The stories all pretty much follow the same pattern: Resident has dog for years. Resident relies on the dog just to get through the day; maybe, due to depression, the dog is the only reason to get out of bed in the morning, or maybe walking the dog helps with heart disease problems. Resident is suddenly told dogs aren’t allowed in the building—give her up or get out. Heartbroken resident brings dog to shelter.
For some, this is where the story might end, even though people with disabilities have a legal right to assistance animals. But when shelters are aware of the laws, many stories can have a happier ending.
Almost a fifth of Americans have some kind of disability, according to the U.S. Census Bureau. Of course, not everyone with a disability is entitled to an assistance animal, but many people who are might not even realize it.
According to the federal Fair Housing Act (FHA), which would trump any conflicting state or local laws, landlords and housing providers must make a “reasonable accommodation” to allow people with disabilities to have assistance animals—even if the lease doesn’t allow pets.
Federal law defines a disability as a “physical or mental impairment that substantially limits one or more major life activities.” Assistance animals can either perform tasks to help a person (like detecting seizures) or provide emotional support to address the symptoms of a disability.
“The parameters of the statute are so broad that it really does encompass a lot of people,” says Karen Copeland, a lawyer in New York City who specializes in animal law. “The big thing is not only that one has a diagnosed condition, but that a medical professional is willing to make a connection between the keeping of an animal and the condition.”
Copeland says she has seen many unique cases, from a woman with emphysema whose dog distracted her from smoking to a man who said walking and playing with his dog helped minimize the effects of his Parkinson’s disease.
Assistance animals differ from service animals. The latter are specifically trained and allowed in public places because the owner needs the animal at all times (like a guide dog for a blind person); the former aren’t allowed in public places and do not have to be specifically trained to perform a service to their owner.
“The literature that makes the connection to the medical benefits of keeping a pet [is] pretty extensive, and the Fair Housing Act pretty much recognizes that,” says Copeland. An assistance animal can provide “the type of companionship and friendship that one would expect from a pet, except for the disabled person, it becomes so much more.”
In New York, the Animal Care Centers of NYC (ACC NYC) shelters call on the Mayor’s Alliance for NYC’s Animals when these cases come up. Matt Wildman, an HSUS employee who also volunteers for the Mayor’s Alliance, helps with cases and previously did similar work through The HSUS.
The FHA is “just such an underutilized resource, and it’s such a powerful resource,” Wildman says. “Time and again … I just think how many people have surrendered their animal not aware they had a valid claim to their animal as an [assistance] animal.”
The law doesn’t allow for species, breed or size restrictions for assistance animals, whether imposed by the housing provider or local breed-specific legislation. For example, a resident can legally keep a pit bull-type dog who is an assistance animal, even if the landlord or city normally bans them.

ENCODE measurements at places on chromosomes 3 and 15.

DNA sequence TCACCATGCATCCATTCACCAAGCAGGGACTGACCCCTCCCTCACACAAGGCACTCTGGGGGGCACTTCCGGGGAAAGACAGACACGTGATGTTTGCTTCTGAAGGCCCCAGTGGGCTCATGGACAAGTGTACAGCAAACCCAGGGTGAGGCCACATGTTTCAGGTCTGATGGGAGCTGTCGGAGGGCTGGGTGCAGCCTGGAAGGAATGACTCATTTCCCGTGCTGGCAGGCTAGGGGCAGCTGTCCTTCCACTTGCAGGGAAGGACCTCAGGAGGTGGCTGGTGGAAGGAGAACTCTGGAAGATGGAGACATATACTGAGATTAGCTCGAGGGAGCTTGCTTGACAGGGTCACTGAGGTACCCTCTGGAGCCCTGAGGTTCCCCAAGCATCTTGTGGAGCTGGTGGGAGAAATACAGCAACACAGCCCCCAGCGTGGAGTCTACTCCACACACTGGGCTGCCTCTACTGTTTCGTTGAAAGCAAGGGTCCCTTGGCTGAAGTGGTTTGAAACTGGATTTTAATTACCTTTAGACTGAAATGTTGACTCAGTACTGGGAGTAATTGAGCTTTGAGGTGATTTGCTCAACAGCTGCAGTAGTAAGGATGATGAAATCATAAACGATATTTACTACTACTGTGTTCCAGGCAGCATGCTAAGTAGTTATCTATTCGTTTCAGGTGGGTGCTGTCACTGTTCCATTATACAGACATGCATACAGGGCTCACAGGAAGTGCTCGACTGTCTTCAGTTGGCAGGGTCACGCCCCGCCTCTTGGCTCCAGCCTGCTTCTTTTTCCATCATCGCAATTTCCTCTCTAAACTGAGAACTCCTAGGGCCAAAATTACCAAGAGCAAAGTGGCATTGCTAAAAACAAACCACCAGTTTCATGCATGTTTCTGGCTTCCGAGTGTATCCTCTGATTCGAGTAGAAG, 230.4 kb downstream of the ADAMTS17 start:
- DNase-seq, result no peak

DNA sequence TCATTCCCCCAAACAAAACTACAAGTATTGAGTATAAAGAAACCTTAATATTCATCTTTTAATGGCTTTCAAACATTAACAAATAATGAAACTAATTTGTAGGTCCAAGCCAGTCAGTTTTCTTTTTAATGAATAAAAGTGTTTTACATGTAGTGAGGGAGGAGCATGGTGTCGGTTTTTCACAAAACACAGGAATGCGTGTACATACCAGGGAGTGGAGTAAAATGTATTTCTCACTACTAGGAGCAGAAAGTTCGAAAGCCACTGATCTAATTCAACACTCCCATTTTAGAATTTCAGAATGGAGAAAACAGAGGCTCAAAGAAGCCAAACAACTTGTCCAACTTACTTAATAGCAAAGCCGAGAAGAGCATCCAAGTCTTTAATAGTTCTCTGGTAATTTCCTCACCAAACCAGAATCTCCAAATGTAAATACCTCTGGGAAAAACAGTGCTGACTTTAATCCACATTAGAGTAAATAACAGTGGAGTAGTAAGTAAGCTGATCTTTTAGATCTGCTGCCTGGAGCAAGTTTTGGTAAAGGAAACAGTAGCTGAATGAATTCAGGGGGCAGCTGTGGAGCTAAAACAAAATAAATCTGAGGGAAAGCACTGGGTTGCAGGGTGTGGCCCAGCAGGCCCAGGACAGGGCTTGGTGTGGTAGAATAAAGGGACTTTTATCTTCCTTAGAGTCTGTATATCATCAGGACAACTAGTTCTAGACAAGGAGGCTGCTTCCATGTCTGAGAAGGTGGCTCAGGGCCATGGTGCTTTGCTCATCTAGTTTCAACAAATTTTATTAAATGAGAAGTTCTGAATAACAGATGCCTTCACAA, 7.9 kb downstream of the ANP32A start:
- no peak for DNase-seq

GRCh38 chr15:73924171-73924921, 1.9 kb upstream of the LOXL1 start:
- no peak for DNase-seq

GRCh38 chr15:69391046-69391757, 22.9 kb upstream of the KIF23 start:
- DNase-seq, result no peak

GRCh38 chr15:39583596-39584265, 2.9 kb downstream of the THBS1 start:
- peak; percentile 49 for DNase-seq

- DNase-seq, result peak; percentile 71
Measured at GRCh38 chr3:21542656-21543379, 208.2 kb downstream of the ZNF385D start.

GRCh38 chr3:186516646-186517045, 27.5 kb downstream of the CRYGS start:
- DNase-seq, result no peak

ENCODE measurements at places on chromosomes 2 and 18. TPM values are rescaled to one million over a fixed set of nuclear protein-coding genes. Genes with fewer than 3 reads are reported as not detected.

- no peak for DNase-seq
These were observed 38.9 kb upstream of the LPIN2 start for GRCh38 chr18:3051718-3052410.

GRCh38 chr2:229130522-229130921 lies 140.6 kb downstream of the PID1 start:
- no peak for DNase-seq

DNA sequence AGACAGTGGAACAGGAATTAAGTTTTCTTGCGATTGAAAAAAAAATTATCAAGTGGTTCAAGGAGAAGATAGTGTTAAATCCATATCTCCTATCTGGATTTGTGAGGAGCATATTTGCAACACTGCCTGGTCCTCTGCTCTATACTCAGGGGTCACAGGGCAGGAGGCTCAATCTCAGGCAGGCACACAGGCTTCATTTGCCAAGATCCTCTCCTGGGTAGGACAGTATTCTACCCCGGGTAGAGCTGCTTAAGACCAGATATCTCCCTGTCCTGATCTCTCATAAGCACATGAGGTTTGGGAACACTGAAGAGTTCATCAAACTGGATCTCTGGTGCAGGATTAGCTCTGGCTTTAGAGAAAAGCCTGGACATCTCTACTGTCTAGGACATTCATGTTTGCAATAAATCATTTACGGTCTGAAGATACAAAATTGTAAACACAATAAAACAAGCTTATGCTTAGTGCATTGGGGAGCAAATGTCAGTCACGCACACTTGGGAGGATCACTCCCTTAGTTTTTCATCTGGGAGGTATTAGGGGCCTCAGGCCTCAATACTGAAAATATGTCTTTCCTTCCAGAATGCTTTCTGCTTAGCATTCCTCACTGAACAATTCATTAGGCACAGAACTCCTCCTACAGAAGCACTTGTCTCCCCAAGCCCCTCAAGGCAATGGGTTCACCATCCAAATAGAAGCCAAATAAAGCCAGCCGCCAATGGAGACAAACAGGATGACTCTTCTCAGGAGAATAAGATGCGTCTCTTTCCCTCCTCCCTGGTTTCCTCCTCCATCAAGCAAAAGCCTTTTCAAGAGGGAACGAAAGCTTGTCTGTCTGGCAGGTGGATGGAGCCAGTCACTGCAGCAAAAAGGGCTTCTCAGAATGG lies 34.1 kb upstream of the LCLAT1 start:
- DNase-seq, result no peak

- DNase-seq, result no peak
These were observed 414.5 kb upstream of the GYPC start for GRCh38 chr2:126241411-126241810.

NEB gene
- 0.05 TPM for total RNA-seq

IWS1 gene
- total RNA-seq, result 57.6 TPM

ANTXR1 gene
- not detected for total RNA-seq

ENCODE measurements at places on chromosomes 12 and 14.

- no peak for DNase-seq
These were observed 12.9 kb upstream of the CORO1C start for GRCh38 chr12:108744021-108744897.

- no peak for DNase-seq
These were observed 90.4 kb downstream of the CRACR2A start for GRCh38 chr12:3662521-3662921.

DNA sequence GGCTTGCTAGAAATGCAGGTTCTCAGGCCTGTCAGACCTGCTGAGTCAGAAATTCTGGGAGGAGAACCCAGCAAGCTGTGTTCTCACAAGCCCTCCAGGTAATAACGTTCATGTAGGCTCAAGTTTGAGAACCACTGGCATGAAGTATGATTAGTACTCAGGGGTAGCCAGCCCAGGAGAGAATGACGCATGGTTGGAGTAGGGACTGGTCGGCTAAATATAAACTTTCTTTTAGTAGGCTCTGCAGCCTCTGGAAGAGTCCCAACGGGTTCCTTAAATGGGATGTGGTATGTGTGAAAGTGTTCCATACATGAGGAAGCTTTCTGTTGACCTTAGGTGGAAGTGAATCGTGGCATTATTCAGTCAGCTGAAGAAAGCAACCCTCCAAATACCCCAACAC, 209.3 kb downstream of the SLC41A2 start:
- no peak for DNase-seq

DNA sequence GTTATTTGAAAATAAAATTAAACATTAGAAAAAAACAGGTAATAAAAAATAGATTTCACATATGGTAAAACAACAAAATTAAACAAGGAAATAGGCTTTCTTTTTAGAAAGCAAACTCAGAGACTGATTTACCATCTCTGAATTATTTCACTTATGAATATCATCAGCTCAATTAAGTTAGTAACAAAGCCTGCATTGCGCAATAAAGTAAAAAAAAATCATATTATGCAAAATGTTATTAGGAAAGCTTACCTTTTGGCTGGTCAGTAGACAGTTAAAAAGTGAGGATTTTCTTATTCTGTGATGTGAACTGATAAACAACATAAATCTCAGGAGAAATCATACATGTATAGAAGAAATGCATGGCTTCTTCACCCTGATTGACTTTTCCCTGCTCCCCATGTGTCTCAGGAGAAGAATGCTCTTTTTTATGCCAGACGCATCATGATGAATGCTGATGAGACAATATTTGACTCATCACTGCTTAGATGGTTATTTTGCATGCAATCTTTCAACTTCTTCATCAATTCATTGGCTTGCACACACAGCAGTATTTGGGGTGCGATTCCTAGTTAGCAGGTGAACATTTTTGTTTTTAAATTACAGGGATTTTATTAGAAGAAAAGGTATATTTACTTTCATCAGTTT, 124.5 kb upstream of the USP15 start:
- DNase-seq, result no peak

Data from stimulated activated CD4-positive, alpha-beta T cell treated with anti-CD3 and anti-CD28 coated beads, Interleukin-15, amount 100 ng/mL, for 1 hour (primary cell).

Contrary to what many people believe, assistance animals don’t need to be registered or certified. Tenants simply need to give their landlord or housing provider a note from a health care provider stating that they suffer from a disability and explaining how the animal helps them cope with the disability or alleviate its symptoms. The tenant should also write a note requesting “reasonable accommodation” to keep the pet.
It’s an interactive process, so residents shouldn’t be put off if a landlord comes back with questions. But if the landlord refuses the request or doesn’t respond to it in a reasonable amount of time, the tenant can file a complaint with the U.S. Department of Housing and Urban Development. Usually, just the potential for a complaint is persuasive—Wildman has had to follow through only a few times in six years of working on these cases.
“When everything is said and done, the law is the law, and once the landlord realizes that and realizes that they are putting themselves in danger of a possible discrimination suit, they’re amenable to allowing the animal,” Wildman says.
A landlord can deny a request if it’s not deemed “reasonable”—for example, if the landlord can prove it will cause a large financial burden or that the specific animal is dangerous or a nuisance.
Aleah Simpson, ACC NYC manager of admissions and surrender prevention programming, says that when she first informs clients about their rights, some have a hard time believing the laws can help them.
But in these cases, “the law is on people’s side,” says Wildman.
Recently, Wildman helped a veteran with post-traumatic stress disorder keep his dog after the management of his public housing building told residents they had to get rid of their dogs. The man was in a panic, but Wildman helped him get a letter from his doctor and expects the situation to be resolved smoothly.
Happily, Wildman says most of his stories follow that pattern and provide a new twist on the old scenario: Resident brings dog to shelter. Resident learns that the law gives him the right to keep his pet. Resident and pet live healthier and happier together.